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5.341 Cecina


-Cycle 5, Item 341-
12 (Fri) December 2014

-Spanish-
Cecina

4.0

at MoVida

-Central Business District, Melbourne-

solo

Mission to Australia, Day 7 (see previously 5.340 Fried Cauliflower, Chilli, Coriander).

In Melbourne on duty travel.  Participating in a "Training of Trainers" workshop to develop capacity-building programs for government officials towards strengthening their national laws on promoting healthy environments--e.g., tobacco control.  While the workshop wrapped today, I'll be here until Sunday.


MoVida is a Spanish restaurant.  Flagship location of a growing family that currently includes 5 eateries, 4 in Melbourne, 1 in Sydney.  Ostensibly a tapas bar, with dishes bearing simple/traditional names, though the techniques are much more modern, bordering on the lines of molecular gastronomy.

Anchoa (4.0)--according to the menu, "hand-filleted Cantabarian artisan anchovy on crouton with smoked tomato sorbet;" exquisitely contrasting textures: crispy crouton vs pasty anchovy vs slushy sorbet; for the first time ever, I also experienced the wonder of contrasting temperatures: warm vs cold, both in a single bite; harmony of flavors: savory + briny + sweet + tangy.

The ambiance was casual sophistication--my kind of place.

Mejillones al Gazpachuelo (3.5)--"pickled spring bay mussels in an almond and mayonnaise sauce;" mussels themselves were just okay, but the delectable creamy vs sour sauce demanded several pieces of bread, which I'd previously declined on the grounds of "wouldn't want to fill up on bread."

And yes, of course, the bread--baked on the premises--was excellent: rich and rustic; I use that same bread knife.

Cecina* is a Spanish method of curing meat.  Typically consists of beef or horse--Carmen informs me that it's horse by default in Madrid--which is salted and air-dried or smoked.  Essentially the same thing as jamon

Cecina (4.0)--"air-dried wagyu with poached organic egg and truffle foam."

The West Winds Gin--locally produced.

Calamares (3.0)--daily special, not on the menu; baby squid, stuffed with tuna pate, served in squid ink sauce. 

Pipirrana con Verduras (3.0)--"lightly braised baby vegetables in an Andalusian gazpacho stock"

The highlight was the cecina.  All about texture.  The meat itself had a silky quality similar to that of jamon, but much more moist and delicate, being beef, not stringy, as pork can be.  The foam consisted of whipped potatoes, impossibly velvety and fluffy.  And the egg, poached to squishy and gooey perfection.  Like sleeping on a water bed with goose down pillows and silk sheets, obscenely luxurious, each element remaining distinct, yet synergizing to the point of dizziness.  The most amazing mouthfeel that I've ever experienced.  In terms of taste, the natural flavors of the components were left to speak for themselves, enhanced by occasional bursts of stinky/woodsy from the black truffle flecks.  A-W-E-S-O-M-E, literally.

What a treat to try one of my favorites cuisines in what has very quickly established itself as one of my favorite food cities.


*I had no idea that certain consonants in Spanish, when combined with certain vowels, produce the voiceless dental fricative (i.e., the "th" sound in "thing").  Including "ce" and "ci," which means that "cecina" = "theh-thee-nah," not "seh-see-na," and "Barcelona" = "bar-theh-loh-nah."  Same with "za," which means that "Zara" = "thah-rah."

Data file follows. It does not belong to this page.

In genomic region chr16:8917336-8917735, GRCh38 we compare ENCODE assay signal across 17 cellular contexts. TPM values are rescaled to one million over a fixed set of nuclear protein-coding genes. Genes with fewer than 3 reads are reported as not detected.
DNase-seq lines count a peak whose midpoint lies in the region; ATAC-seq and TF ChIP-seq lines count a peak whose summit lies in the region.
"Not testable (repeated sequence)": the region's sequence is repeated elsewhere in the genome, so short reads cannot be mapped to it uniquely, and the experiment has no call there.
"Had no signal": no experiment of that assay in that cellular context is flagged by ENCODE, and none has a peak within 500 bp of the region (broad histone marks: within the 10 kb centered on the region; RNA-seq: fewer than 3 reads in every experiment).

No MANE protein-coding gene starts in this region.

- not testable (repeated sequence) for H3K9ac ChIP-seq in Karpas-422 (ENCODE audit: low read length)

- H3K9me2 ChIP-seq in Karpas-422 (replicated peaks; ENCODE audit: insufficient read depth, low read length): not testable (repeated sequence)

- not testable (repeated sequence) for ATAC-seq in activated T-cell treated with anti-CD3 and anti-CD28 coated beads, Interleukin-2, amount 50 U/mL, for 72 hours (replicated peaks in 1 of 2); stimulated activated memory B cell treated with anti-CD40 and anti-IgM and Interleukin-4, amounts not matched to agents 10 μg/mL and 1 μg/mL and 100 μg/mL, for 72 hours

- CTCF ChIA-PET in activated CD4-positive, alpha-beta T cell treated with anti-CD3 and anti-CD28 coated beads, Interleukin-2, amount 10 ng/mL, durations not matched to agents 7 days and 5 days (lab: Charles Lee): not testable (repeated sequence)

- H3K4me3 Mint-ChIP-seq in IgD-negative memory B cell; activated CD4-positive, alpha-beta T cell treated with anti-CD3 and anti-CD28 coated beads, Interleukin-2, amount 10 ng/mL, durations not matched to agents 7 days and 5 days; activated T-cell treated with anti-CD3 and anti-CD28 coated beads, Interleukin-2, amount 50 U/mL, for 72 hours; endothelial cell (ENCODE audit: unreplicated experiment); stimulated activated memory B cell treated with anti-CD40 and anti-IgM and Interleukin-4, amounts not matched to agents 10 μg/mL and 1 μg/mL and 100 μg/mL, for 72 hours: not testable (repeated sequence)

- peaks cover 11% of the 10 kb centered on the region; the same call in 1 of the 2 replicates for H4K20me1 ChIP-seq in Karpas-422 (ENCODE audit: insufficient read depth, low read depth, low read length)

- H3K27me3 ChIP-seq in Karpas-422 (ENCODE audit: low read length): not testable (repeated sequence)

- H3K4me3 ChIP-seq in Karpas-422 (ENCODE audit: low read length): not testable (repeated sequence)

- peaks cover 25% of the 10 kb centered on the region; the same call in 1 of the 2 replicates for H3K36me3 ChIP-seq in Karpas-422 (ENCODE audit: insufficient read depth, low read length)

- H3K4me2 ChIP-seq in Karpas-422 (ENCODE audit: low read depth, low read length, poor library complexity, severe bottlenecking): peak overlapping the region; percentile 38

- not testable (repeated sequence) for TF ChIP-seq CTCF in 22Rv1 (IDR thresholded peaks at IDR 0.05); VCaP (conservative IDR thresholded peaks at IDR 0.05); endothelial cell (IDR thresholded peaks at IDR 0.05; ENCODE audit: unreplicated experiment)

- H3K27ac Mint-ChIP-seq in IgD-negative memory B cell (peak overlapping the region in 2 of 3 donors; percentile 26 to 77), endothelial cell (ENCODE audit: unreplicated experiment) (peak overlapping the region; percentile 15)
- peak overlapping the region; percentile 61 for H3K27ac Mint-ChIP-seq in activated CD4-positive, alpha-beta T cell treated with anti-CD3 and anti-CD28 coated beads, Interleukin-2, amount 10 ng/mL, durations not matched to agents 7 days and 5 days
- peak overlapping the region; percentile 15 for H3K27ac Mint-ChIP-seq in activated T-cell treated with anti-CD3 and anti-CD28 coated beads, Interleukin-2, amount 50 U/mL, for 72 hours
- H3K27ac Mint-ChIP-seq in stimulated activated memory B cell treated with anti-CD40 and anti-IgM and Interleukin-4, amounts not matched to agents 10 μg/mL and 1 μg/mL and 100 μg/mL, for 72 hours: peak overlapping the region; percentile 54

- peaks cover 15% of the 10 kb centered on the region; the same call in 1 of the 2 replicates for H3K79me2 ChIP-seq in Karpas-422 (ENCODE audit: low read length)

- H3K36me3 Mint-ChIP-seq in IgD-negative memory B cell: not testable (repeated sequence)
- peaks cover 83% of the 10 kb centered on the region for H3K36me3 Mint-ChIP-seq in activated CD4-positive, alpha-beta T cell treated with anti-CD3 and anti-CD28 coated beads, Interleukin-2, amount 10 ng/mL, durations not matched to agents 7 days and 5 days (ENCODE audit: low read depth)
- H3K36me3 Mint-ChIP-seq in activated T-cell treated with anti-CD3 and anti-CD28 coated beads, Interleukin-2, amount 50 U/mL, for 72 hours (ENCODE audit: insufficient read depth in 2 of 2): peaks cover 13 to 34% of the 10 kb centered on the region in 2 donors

Earlier in the day, the hosts of the workshop ordered pizza for lunch to celebrate the final day.  They'd fed and taken care of us beyond expectation throughout the week--thank you for that!--so the hospitality per se wasn't that surprising, but we were all stunned by the variety.  The spread was a testament both to the centre's graciousness and the city's love of food.

 
The centre's collection of cigarette packs in plain packaging--what every country should aspire to, just before banning tobacco outright.

3 comments:

  1. Although this is a food blog, I felt the need to comment on the last thing you wrote in the post;

    "... cigarette packs in plain packaging--what every country should aspire to, just before banning tobacco outright."

    Are you supportive of totally banning tobacco? I am not a smoker, and I am all for high taxes on tobacco (and on alcohol), both to discourage people to buy the crap and to finance the costs that they bring on society. But BANNING it? Putting such a lucrative business into the hands of criminals? Banning stuff doesn't stop people from using it, just look at the war on drugs in the US...

    ReplyDelete
  2. yeah, well, i'm not saying that banning will ever happen, at least not globally, certainly not in our lifetimes, although it could be banned in smaller countries (e.g., bhutan) to a certain extent. but note that strict enforcement of drug laws in countries (e.g. Korea even) does largely eliminate use, even while small amounts trickle in illegally.

    hypothetically, if the cigarette were developed today as a new product, it wouldn't even pass the first stage of testing for approval.

    ReplyDelete
  3. Not sure that it is the strict enforcement of drugs laws, rather than the extreme cultural disapproval of using drugs (or being "deviant" in any form whatsover, see attitudes against e.g. homosexuality) in Korea. I mean, the US leads the world in putting people in prison, half of those are there for drugs-related crimes.. still the drug syndicates are making billions...

    And about the last thing you wrote, I totally agree. Same would apply for alcohol though.

    ReplyDelete